There were plenty of things about the Xbox 360 E3 press conference that were surprising - not least, what wasn't in it - but none more so than the announcement that Final Fantasy XIII would be coming to Microsoft's console, at launch, in the US and Europe.
Other than the belated release of Final Fantasy XI, this will make it the first Final Fantasy game to be released on an Xbox; the first in the main series to be released on anything other than a Sony PlayStation since 1994; and the first simultaneous multi-format release in the series' entire history.
Although publisher and developer Square Enix has recently made a show of support for the 360 - offering it the exclusive Infinite Undiscovery and Star Ocean: The Last Hope, as well as a head start on Last Remnant - this is still a sensational departure from the Japanese RPG giant. It held its own press conference, immediately after Microsoft's, to explain the decision and answer the questions of the press. The first of which naturally was: why?
Corporate executive Shinji Hashimoto said the decision was simply about reaching as broad an audience as possible in those Western markets that are split between Xbox 360 and PlayStation 3. "We considered the hardware situation, and would like to provide Final Fantasy XIII to as many fans as possible throughout the world. It was because of the spread of the hardware," Hashimoto said.
However, Final Fantasy XIII remains a PS3-exclusive in Japan, where it will be released first. Hashimoto explained that the team was concentrating on finishing the PS3 version for the Japanese market for now; the game would then be ported to 360 and localised for Western markets. Plans for other Asian markets hadn't been finalised.
The PS3 and 360 versions will launch alongside each other in the US and Europe, although the European release will most likely arrive some time after the American one. Producer Yoshinori Kitase, a veteran of fan-favourite Final Fantasy VII, promised that Square Enix would pull out all the stops for a speedy localisation. "We will try to make it as close as possible, expedite is as fast as possible, make it much faster than previously," he claimed.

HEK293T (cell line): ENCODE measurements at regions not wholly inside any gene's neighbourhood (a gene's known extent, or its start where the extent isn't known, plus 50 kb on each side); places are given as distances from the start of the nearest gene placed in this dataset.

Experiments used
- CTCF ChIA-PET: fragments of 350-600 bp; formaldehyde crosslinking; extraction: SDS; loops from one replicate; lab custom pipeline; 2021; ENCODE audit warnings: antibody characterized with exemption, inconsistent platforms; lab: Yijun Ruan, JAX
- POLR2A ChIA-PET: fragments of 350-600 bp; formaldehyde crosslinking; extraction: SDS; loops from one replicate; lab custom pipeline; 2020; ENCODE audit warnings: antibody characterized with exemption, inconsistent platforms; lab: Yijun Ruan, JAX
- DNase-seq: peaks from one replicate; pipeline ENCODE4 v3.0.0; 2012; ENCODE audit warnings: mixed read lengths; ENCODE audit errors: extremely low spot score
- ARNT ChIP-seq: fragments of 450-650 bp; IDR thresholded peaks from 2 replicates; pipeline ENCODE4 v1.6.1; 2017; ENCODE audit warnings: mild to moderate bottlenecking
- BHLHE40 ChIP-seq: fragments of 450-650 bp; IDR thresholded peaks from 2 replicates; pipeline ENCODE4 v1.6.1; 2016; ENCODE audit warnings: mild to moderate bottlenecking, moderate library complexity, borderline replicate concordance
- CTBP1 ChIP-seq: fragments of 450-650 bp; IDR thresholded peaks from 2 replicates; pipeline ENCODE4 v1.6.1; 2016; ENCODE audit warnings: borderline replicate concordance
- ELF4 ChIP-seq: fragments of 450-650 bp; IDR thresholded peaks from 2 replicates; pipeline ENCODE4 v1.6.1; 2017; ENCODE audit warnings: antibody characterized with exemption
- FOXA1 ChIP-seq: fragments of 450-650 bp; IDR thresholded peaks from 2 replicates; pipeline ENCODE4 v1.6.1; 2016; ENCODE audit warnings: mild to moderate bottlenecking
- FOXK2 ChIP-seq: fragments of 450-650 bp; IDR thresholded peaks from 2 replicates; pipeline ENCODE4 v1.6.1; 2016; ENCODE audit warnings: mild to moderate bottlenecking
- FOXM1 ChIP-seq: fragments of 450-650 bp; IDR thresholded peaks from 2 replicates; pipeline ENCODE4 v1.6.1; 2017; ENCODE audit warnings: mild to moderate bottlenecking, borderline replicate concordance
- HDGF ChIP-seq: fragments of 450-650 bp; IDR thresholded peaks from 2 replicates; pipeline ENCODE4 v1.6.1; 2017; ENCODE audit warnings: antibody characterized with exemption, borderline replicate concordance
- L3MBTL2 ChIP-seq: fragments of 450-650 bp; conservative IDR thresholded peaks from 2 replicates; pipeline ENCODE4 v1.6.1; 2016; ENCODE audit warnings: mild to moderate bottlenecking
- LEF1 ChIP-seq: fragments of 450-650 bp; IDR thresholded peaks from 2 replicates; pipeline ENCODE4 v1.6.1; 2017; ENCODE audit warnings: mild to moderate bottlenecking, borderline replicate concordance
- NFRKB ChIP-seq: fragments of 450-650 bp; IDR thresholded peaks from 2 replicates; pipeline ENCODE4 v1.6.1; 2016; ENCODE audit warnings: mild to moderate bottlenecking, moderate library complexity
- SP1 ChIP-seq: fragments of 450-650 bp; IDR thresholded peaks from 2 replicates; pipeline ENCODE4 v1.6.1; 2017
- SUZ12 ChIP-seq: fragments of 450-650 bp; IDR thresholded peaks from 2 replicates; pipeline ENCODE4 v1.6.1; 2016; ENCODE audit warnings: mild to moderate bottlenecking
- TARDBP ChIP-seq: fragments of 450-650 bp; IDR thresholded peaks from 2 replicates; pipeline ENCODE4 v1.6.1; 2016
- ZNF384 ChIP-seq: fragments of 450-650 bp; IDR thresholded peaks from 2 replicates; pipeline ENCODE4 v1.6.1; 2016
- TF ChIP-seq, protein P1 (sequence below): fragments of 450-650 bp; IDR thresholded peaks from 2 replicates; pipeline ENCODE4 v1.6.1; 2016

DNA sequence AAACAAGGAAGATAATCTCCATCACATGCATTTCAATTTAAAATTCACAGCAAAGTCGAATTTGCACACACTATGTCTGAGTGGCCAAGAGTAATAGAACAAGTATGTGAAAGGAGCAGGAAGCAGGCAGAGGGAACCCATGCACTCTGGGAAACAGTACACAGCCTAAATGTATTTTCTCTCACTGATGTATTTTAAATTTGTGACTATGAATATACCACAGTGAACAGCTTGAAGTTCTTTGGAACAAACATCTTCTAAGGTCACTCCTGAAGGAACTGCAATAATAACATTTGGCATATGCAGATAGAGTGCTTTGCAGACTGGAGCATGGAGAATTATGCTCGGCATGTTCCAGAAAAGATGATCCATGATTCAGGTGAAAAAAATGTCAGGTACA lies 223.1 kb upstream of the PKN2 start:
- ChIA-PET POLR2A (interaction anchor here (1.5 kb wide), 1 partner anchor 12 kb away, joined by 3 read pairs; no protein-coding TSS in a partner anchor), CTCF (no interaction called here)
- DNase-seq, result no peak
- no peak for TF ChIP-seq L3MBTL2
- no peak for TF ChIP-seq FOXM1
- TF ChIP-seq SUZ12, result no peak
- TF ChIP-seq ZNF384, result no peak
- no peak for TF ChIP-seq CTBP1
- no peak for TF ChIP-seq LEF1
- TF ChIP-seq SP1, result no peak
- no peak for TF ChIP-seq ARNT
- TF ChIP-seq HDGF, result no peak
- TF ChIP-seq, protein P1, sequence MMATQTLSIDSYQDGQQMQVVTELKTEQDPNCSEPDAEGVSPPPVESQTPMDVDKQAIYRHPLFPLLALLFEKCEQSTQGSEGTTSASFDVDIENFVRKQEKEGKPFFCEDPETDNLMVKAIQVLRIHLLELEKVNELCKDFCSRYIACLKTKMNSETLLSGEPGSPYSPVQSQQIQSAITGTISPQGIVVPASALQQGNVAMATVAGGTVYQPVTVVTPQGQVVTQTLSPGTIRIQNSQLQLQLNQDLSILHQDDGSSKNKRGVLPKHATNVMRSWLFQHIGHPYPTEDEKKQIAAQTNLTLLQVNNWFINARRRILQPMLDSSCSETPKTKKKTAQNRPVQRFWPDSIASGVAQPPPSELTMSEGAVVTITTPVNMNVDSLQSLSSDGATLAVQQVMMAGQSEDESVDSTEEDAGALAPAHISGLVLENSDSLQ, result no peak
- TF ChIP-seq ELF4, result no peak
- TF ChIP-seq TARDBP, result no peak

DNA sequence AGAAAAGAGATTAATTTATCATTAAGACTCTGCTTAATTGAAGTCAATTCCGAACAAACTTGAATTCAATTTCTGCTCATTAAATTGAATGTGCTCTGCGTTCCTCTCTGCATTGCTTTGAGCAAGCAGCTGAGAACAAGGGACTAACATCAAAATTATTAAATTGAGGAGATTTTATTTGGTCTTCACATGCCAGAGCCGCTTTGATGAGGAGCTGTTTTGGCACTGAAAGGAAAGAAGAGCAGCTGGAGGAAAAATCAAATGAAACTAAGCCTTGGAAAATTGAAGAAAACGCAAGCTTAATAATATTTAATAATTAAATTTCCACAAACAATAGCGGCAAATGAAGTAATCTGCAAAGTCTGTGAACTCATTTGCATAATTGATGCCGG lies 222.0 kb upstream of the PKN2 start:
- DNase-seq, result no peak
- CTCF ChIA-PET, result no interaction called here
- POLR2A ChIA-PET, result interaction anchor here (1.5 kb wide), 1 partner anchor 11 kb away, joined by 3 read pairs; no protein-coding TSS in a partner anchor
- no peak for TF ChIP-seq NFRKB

There are no plans for exclusive content or, indeed, any difference at all between the two versions. As to whether the 360 version would have to ship on multiple DVD discs, the Square execs said it was too early to say. It is also "to be decided" if the game would make any use of Xbox Live's features.
Companion game Final Fantasy Versus XIII - an action-RPG set in the same universe as the headlining new Final Fantasy - remains a PS3 exclusive. "We haven't changed anything," said Hashimoto. On the possibility of a PC version of Final Fantasy XIII itself, however, Kitase was more equivocal. Asked if it would follow multi-format stable-mate Last Remnant onto Games for Windows, he said, "For now, it's to be decided." Indeed, the game is being developed on PCs.
Kitase revealed that the decision to bring Final Fantasy XIII to 360 was a fairly recent one, and that the team was just now ready to begin development on the version for Microsoft's console. "We had to adjust so many things, including the relationship with Microsoft, and the development tools - it wasn't such a long time ago that we made the decision," he said.
Moving on to the game itself, Kitase wasn't prepared to say anything about it that hadn't already been said. Asked if it would follow the "offline MMO" style of Final Fantasy XII, he stressed that it would be a very different game. "Every time we release a new game we try to make a new, unique game design," he said.
"Overall I would say the entire atmosphere is different," he added, explaining that XIII would have a faster tempo and be "more flashy on the screen, you can feel more excitement." Although the Active Time Battle system traditional to Final Fantasies would return, it would be in a new form, "indirectly influenced" by the pace and spectacle of Square Enix's animated film, Final Fantasy VII: Advent Children. Beyond that, Kitase refused to give any detail on the game's plot or design.
Nor was there any mention of that all-important launch date. For a game first unveiled over two years ago, there is very, very little that we know about Final Fantasy XIII. The trailer suggests an impossibly grandiose and baroque science-fantasy adventure, combo-heavy ballistic and acrobatic combat, and a noticeably solitary heroine. None of this - apart from that last, quite possibly misleading detail - should come as a surprise.
Nor, really, should Square Enix's decision that it wants its entire army of Western fans to be able to partake of this new instalment in its most globally popular franchise, no matter what console they own. Hashimoto's typically Japanese understatement makes this momentous move sound like common sense, and perhaps that's all it is.
Nevertheless, Square Enix's announcement today shifted the gaming landscape. The company has always placed Final Fantasy like vote of confidence, a seal of approval on the winning side - grating it first to Nintendo, then Sony. It was one of the last great third-party exclusives, and it was highly prized. Now, it's a game for everyone, and there are no more winners. Every new Final Fantasy portrays a brave new world - but Final Fantasy XIII really is one.